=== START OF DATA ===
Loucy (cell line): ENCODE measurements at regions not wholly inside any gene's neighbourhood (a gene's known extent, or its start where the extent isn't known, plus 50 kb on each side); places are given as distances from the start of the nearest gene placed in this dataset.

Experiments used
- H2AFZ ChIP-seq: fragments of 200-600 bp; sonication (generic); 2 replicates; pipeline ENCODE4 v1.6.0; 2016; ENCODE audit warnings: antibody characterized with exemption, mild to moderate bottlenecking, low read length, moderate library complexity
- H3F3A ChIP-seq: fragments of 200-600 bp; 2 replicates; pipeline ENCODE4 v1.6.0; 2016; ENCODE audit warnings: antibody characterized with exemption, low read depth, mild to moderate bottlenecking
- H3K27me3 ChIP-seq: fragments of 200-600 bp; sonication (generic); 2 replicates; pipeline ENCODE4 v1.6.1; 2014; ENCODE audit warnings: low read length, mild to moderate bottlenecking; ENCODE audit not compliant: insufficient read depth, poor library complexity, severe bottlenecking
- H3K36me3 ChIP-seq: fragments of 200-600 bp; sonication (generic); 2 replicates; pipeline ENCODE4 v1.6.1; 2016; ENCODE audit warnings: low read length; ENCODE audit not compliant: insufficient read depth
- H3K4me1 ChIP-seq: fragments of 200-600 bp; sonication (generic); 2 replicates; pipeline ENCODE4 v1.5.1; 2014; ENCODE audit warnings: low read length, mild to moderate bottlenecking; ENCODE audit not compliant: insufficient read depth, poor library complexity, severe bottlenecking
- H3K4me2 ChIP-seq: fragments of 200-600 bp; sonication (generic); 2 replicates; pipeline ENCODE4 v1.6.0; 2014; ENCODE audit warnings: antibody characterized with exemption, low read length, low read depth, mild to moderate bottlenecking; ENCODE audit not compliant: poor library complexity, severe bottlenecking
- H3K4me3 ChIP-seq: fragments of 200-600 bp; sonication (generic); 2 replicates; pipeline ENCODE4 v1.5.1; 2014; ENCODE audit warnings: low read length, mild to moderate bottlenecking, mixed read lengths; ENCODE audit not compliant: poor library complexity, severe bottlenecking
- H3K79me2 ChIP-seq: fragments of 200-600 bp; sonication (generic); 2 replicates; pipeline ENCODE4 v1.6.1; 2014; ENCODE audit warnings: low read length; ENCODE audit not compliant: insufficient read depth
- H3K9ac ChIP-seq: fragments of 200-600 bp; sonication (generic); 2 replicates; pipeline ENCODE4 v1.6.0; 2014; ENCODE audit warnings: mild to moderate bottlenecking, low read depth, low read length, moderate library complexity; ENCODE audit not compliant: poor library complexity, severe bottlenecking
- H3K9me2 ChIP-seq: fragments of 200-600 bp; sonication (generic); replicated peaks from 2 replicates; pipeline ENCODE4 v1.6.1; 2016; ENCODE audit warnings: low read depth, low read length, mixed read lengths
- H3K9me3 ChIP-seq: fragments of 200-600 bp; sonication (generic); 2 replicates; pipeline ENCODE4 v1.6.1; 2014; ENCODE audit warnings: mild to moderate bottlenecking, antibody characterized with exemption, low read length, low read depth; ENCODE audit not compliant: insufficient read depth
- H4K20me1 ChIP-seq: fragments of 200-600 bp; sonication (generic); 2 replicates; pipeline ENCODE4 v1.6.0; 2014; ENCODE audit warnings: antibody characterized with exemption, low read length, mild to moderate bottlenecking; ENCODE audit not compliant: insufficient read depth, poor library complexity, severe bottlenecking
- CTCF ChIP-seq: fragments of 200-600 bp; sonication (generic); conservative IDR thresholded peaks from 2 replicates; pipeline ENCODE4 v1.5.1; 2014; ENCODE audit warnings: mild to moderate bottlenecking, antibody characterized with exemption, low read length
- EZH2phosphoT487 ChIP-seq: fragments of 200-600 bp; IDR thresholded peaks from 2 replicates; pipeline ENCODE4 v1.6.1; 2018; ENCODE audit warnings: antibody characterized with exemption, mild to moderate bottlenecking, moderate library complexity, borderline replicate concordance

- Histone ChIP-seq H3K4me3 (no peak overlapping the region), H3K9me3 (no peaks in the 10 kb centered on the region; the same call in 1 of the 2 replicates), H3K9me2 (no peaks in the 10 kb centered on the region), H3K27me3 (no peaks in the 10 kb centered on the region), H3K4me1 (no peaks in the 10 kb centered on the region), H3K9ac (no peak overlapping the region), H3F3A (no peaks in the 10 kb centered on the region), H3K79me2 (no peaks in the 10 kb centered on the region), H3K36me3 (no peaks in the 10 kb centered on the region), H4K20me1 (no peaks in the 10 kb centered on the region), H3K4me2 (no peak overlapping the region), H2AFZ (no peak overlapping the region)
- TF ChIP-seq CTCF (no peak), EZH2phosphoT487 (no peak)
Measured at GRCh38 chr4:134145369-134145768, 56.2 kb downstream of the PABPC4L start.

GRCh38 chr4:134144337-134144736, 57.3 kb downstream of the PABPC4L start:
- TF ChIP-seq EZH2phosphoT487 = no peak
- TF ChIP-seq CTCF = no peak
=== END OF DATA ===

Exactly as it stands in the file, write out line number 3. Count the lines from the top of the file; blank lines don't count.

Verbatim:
- H2AFZ ChIP-seq: fragments of 200-600 bp; sonication (generic); 2 replicates; pipeline ENCODE4 v1.6.0; 2016; ENCODE audit warnings: antibody characterized with exemption, mild to moderate bottlenecking, low read length, moderate library complexity